For me, the steroids issue hits close to home because my good friend and pitcher Sergio Mitre is currently serving a 50-day suspension for violating MLB’s performance-enhancing substances rule. MLB is certainly testing more than when I played, and the penalties are steep: Mitre’s suspension is without pay. That hurts. It also sends a message. I think it’s a good step.
There was a lot of discussion around here over the winter of just how valuable Jason Varitek of the Red Sox is now that his hitting has fallen off. What’s your take on how important a catcher is to calling a game?
The catcher-pitcher relationship is totally important. My best games on the mound were those in which I didn’t have to shake off my catcher’s signals. I’d be thinking, “OK, let’s go fastball outside,” and my catcher would signal for a fastball outside. That’s what it means to be on the same page. That’s what Varitek brings to the Sox, and I’d certainly want him behind the plate if I were pitching.
What’s your latest book and do you have anything new in the works?
My most popular book is the “TUFFCUFF Strength and Conditioning Manual for Baseball Pitchers” (The Complete Pitcher, Inc.; 2007; $64.95). It’s a complete 52-week step-by-step workout program that’s based on the same workouts used by big league pitchers.
My most recent book is the “Ultimate Guide to Advanced Pitching” (The Complete Pitcher, Inc.; 2009; $37), which focuses on baseball pitching mechanics, grips, drills and strategy.
Both are available at advancedpitching.com or Amazon.com.
Speaking of which, Little League is about to get going. What are a few things parents can do to get their young pitchers prepped?
The key to having a successful and healthy Little League season is getting that arm in shape. The sooner you can get outside and start throwing, the better. Playing catch with a parent at 45 to 60 feet is pretty safe and will go a long way in strengthening a young arm. Besides, it’s a lot of fun!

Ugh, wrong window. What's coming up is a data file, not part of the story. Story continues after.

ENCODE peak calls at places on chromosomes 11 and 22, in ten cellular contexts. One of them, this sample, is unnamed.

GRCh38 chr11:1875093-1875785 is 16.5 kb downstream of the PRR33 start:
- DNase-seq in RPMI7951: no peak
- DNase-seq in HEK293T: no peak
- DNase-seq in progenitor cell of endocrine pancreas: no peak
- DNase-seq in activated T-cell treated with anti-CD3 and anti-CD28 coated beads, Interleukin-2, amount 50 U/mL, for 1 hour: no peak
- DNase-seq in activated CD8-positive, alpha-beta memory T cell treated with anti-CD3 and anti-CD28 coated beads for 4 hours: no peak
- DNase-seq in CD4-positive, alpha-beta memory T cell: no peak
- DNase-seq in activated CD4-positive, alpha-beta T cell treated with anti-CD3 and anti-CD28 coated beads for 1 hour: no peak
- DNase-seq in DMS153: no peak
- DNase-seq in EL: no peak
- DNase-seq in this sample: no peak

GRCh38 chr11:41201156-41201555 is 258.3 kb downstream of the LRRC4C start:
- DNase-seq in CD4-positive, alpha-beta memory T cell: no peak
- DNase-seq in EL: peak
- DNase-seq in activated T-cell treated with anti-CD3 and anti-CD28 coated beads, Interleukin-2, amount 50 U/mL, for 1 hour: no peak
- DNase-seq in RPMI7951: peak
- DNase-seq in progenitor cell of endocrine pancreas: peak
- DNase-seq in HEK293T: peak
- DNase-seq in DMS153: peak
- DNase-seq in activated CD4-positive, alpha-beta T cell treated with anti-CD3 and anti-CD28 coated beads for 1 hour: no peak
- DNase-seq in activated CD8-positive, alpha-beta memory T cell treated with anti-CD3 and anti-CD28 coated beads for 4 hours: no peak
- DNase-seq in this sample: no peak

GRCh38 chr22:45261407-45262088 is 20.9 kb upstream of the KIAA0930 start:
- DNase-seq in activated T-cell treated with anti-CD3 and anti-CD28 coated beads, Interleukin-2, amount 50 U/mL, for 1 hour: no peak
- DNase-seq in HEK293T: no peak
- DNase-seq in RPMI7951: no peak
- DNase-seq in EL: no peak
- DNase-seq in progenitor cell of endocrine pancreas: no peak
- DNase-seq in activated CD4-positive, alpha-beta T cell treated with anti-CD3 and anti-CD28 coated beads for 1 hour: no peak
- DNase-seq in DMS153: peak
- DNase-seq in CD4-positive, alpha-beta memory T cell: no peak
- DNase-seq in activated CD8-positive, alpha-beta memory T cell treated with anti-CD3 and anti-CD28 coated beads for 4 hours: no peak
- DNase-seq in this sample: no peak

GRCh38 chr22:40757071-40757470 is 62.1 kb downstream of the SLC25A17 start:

It’s also important to do a little conditioning. Youngsters under 12 years of age should not be “pumping iron.” Yet, doing push ups, sit-ups and simple shoulder exercises with a pair of very light dumbbells (under 3 lbs.) can be very helpful. But make sure you can do at least 10 reps and limit it to 2 to 3 sets. Do 4 to 6 exercises at most. Don’t go bonkers — a 20-minute conditioning program is plenty at this age. Also do some running (like a couple laps around the baseball field), stretching, etc. Always be careful and think about “growth plates.” We don’t want to cause damage to young players developing muscular and skeletal structures.
At what age should kids be starting to advance from just throwing to pitching?
In Little League, coaches and parents should really keep the focus on creating an environment that’s safe, positive and fun. That doesn’t mean you shouldn’t focus on the fundamentals or teaching good habits. But I generally think some of the more advanced concepts should be introduced when a player turns 13 and moves up to the regulation baseball field.
What’s the worst advice young pitchers commonly get?
Whether a kid should be throwing curve balls is always a hot topic. You can find more information about that at my website.
Seems like it’s been a while since a new pitch emerged (there was lot of talk around here about Dice-K’s gyroball). Anything new emerging?
The gyroball certainly made a splash, thanks to Dice-K. But I don’t think it really caught on. In my opinion, all a young pitcher really needs is a good fastball and a good off-speed pitch, like a change up. Those two pitches will allow you to be successful at just about every level of the game. They were for me!